Chaucer's Treatment Of Women In The Canterbury Tales

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The Canterbury tales by Geoffrey Chaucer is exactly what it sounds like. It is one large novel, accompanied by multiple stories within the plot, which encompass several different values that were essential to have when this book was written. Chaucer included 20 different stories into one, making sure to incorporate comedy, but not forgetting to teach a lesson through tragedy. Although this story includes tales about many different social classes, when gathered together, Chaucer paints an extremely clear picture of how he viewed men, based on their actions or social class during the middle ages. The Canterbury Tales was written by Geoffrey Chaucer during the late 14th century. This novel was a revolutionary piece of work for many reasons.…show more content…
The Wife of Bath is decidedly promiscuous and has a plan for how she lives her life, although it is somewhat selfish and dishonest. Marriage laws in the Middle Ages stated that women had one ultimatum to rule their life; they could become celibate or mothers ( The Wife of Bath refuses to listen to any rules except for the rules she established for herself. She marries for money, not for love; however, the one time she did marry for love it ended undesirably. Contrary to the popular belief, Chaucer most likely admires women for their intellectual ability and their seemingly endless capabilities. He most likely thinks of women as quick-witted individuals who must put themselves and their wants below their wellbeing. In the tales, we can see that he admires her beauty and her will…show more content…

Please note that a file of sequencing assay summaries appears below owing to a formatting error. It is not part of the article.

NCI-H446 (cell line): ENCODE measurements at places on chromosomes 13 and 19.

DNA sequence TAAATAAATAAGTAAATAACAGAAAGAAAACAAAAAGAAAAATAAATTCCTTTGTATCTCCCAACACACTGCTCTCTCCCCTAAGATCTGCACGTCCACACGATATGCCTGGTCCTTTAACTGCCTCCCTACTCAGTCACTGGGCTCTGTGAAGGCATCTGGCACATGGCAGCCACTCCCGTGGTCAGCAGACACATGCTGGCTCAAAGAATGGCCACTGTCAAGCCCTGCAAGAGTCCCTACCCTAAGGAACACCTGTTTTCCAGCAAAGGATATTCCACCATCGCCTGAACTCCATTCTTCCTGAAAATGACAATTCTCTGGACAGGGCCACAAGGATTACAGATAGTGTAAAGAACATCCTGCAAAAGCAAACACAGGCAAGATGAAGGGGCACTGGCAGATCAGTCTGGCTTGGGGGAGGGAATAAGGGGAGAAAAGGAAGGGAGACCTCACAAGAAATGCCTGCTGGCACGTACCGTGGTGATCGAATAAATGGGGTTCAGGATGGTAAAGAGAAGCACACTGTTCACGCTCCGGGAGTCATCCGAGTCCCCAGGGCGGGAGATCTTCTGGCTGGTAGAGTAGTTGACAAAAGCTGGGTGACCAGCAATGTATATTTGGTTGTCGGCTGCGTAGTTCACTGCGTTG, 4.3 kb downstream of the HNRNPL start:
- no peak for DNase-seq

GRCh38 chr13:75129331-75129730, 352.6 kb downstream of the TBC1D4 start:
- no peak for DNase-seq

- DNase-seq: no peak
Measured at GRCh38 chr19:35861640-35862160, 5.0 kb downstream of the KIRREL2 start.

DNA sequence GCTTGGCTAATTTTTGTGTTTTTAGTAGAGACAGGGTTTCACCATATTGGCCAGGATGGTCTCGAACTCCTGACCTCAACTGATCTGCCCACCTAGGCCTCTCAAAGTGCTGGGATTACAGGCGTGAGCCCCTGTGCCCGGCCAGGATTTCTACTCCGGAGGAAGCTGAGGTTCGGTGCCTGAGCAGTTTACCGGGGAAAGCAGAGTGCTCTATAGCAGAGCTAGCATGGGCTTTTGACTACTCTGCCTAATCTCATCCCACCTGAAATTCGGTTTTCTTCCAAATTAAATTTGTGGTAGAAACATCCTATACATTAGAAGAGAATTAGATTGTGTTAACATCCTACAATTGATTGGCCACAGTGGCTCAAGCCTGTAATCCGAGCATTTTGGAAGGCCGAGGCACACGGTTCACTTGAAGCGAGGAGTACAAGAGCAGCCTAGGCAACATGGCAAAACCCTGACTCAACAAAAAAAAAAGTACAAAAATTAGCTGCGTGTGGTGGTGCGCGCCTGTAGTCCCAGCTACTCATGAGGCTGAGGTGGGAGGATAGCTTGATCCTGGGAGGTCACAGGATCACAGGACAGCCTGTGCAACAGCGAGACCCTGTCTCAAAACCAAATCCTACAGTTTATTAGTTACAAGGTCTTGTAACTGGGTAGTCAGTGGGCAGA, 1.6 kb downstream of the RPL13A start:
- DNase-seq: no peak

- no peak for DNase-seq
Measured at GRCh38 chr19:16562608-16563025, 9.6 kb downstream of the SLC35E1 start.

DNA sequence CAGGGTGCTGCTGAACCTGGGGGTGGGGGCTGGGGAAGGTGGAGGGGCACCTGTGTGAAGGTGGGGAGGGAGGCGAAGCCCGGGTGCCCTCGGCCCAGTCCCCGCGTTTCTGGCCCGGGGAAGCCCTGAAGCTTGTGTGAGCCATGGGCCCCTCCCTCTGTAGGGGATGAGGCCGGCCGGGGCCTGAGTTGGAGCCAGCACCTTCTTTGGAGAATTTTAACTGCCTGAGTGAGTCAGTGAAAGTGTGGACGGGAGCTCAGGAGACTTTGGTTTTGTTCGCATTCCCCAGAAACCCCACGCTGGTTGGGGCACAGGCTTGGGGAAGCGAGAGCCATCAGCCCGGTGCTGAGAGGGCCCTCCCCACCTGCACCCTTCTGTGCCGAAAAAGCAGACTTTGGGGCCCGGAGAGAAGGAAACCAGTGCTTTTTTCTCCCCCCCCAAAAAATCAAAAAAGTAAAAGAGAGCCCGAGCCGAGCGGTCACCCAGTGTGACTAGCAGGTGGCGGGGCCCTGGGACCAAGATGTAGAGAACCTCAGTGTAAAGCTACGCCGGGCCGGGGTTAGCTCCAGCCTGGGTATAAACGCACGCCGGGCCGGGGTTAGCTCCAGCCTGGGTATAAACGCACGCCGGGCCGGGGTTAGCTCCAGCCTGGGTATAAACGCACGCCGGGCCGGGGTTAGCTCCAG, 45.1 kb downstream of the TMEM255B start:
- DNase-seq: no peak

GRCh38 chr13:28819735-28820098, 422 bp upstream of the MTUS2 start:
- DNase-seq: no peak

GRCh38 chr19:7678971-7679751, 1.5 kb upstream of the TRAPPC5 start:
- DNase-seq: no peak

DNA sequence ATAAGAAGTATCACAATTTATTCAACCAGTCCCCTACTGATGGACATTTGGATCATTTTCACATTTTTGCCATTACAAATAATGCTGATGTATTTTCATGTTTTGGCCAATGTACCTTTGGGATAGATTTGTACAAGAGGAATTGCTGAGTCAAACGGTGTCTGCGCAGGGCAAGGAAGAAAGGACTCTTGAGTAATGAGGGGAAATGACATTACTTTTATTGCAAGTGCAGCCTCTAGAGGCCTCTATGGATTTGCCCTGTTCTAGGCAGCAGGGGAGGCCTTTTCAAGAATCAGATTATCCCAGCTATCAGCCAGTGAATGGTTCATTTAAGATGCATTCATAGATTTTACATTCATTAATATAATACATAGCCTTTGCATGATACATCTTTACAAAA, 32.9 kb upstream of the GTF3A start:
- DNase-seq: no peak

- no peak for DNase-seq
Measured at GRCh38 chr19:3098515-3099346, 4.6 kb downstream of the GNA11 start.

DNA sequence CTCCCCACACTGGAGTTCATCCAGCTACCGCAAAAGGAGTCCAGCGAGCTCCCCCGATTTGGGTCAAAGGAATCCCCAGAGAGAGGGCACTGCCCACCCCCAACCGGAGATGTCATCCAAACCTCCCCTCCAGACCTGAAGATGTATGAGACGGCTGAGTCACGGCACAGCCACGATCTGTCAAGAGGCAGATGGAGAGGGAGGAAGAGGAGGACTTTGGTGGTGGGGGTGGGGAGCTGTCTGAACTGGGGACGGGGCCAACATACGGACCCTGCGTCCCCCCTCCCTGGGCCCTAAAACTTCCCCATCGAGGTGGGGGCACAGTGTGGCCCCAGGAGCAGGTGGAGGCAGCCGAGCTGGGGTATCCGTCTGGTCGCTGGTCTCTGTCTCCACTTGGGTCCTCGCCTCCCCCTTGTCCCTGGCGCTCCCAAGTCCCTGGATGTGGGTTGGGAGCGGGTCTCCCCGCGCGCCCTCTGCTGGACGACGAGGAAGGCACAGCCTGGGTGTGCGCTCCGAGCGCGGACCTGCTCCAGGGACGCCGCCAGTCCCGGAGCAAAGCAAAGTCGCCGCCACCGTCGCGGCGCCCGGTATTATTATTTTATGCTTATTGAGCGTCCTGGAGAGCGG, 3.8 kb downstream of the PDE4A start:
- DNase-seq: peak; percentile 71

This novel was a revolutionary piece of literature because Chaucer discussed his opinion controversial opinion of different types of people through fictional tales that have no literal meaning. He brilliantly uses a Knight to discuss the superiority of the noble class, and the Parson to discuss the understanding grace of the church. Through the Wife of Bath Chaucer was able to describe women as a smart and determined which he ultimately directed towards the whole female sex. Instead of ridiculing the lower class with a terribly boring and insulting tale, he described this certain group of people as an entertainingly perverted group of

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